Turkish Airlines Flight 981 was a flight that flew on a Ankara-Charles de Gaulle International Airport (near Paris) - London Heathrow Airport (London) route.
The Ermenonville air disaster was the high-speed crash of a DC-10 on this route into a forest at Ermenonville, France. On 3 March 1974, the flight came down just minutes after take-off on the Paris-London leg. A defective latch on the cargo door caused it to open in flight, resulting in an explosive decompression. The decompression caused the cabin floor near the door to fail, sucking six passengers out of the plane and severing the control cables leading to the tail surfaces. With elevator control lost, the plane dived into the ground at 430 knots.
The plane left a trail over a kilometer long through the forest, and few pieces larger than a meter were left. All 346 people aboard were killed in the accident, a large number of these were English rugby fans who had transfered to the plane after their own flight had been canceled due to a strike in London. It was the worst air disaster to date.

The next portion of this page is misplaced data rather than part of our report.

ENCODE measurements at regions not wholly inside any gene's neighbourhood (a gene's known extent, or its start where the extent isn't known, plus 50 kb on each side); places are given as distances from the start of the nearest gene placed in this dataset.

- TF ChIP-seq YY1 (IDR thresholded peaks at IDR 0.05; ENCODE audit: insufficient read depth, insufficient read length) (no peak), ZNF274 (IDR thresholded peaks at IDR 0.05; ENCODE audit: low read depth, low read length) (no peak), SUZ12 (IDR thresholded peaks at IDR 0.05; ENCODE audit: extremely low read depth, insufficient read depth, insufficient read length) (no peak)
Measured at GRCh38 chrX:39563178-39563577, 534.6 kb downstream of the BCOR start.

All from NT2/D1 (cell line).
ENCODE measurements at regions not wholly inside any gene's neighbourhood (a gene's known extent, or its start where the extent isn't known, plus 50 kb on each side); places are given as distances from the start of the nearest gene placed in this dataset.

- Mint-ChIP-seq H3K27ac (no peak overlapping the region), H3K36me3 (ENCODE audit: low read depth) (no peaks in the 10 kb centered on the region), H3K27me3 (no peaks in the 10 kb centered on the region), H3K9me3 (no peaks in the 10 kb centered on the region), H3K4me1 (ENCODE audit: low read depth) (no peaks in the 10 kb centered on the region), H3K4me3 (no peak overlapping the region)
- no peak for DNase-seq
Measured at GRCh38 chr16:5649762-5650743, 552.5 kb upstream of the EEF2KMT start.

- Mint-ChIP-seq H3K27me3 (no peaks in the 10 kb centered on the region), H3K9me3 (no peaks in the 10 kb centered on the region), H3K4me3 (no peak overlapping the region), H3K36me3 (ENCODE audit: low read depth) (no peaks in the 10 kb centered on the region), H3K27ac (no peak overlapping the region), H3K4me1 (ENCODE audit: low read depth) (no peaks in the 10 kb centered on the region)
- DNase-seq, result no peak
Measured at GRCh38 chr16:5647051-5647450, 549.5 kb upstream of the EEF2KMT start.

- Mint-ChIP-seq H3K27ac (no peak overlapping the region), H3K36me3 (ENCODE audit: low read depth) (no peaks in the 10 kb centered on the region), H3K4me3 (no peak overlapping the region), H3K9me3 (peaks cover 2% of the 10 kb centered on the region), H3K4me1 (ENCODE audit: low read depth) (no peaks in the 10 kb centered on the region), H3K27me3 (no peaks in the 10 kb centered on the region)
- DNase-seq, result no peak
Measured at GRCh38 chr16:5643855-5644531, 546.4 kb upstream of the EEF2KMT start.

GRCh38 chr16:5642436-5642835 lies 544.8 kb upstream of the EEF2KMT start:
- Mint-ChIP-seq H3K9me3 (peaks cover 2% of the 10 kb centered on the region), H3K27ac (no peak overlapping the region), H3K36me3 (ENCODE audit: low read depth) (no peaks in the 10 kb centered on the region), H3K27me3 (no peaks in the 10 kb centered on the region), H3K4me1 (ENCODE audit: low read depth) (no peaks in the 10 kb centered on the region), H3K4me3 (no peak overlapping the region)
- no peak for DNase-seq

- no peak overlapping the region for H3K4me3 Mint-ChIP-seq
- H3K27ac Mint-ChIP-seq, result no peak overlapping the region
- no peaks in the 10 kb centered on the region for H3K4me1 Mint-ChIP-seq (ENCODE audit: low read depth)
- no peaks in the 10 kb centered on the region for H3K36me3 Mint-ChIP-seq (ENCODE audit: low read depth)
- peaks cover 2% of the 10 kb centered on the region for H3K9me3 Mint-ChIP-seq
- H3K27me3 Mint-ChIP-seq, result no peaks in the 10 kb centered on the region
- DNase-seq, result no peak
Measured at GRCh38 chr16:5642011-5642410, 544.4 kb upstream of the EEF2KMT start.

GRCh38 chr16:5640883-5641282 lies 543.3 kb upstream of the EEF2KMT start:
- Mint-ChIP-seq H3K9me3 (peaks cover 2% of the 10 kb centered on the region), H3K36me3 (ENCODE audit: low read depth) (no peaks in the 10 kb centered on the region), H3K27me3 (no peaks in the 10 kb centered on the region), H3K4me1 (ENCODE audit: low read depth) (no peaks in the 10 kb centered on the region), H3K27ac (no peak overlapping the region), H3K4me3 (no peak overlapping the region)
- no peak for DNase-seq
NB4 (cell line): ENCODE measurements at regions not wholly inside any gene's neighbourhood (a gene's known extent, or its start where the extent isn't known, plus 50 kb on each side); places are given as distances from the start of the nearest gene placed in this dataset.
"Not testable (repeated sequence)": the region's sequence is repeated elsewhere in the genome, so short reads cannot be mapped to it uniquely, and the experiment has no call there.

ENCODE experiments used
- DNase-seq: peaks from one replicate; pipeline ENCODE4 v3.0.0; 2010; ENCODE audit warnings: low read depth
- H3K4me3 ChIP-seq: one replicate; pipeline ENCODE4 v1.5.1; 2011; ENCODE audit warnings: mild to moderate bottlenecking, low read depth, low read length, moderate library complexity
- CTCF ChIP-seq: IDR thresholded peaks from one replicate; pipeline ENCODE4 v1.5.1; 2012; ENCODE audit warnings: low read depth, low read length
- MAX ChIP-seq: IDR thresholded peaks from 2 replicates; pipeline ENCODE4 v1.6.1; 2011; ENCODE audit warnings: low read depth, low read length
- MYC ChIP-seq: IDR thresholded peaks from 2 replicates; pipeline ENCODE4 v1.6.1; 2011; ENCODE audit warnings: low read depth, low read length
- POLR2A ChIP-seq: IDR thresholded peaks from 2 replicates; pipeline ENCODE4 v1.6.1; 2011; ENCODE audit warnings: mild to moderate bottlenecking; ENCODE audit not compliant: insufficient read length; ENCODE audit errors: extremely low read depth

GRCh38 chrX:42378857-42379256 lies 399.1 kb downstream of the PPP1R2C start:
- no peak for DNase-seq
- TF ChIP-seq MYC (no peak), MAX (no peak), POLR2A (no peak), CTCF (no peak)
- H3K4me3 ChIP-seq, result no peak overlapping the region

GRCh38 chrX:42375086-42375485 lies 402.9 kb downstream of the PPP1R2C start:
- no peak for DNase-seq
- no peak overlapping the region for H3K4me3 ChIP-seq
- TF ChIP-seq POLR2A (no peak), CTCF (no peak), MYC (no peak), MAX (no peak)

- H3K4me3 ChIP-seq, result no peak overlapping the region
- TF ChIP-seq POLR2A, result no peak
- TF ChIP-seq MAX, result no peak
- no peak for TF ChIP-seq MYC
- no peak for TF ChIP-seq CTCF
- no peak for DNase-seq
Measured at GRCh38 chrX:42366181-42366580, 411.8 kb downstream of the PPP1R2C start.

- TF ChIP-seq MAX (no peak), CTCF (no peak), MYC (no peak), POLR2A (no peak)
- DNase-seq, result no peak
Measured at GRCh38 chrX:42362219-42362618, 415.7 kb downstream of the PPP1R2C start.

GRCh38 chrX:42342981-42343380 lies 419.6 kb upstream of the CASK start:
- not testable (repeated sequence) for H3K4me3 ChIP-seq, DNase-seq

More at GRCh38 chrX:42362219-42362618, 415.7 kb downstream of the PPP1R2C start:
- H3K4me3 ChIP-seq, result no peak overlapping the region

The hatch of the DC-10 is an interesting study in human factors, interface design and engineering responsibility. The control cables for the rear control surfaces of the DC-10 are routed around the hatch, so a failure of the hatch could lead to the disruption of the controls. To make matters worse, Douglas chose a new latch design to close it. If the hatch were to fail for any reason, there was a very high probability the plane would be lost. This possibility was first discovered in 1969, and actually occurred in 1970 in a ground test. Nevertheless nothing was done to change the design, as any such changes would be made out-of-pocket by the fuselage main-contractor, Convair.
The first hatch related accident occurred in June 1972 on a flight from Detroit to Toronto, when the hatch was closed improperly by ground crew unfamiliar with the new latch design. The hatch blew off at 12,000ft, destroying the rudder control completely and damaging the elevator controls, but quick thinking on the part of the pilot and the help of a general aviation pilot in the cabin allowed the plane to land with no injuries. The NTSB made several recommendations in the wake of this first accident, but the FAA didn't order any of them made, instead Convair agreed to carry them out voluntarily.
However, these modifications were never actually carried out. Ship 29, the one that crashed at Ermenonville, had been certified by three inspectors at Convair's Long Beach plant as having been modified, but nothing had actually been done. All of this came out in the post-crash investigation, leading to a number of changes in the FAA's reporting chain.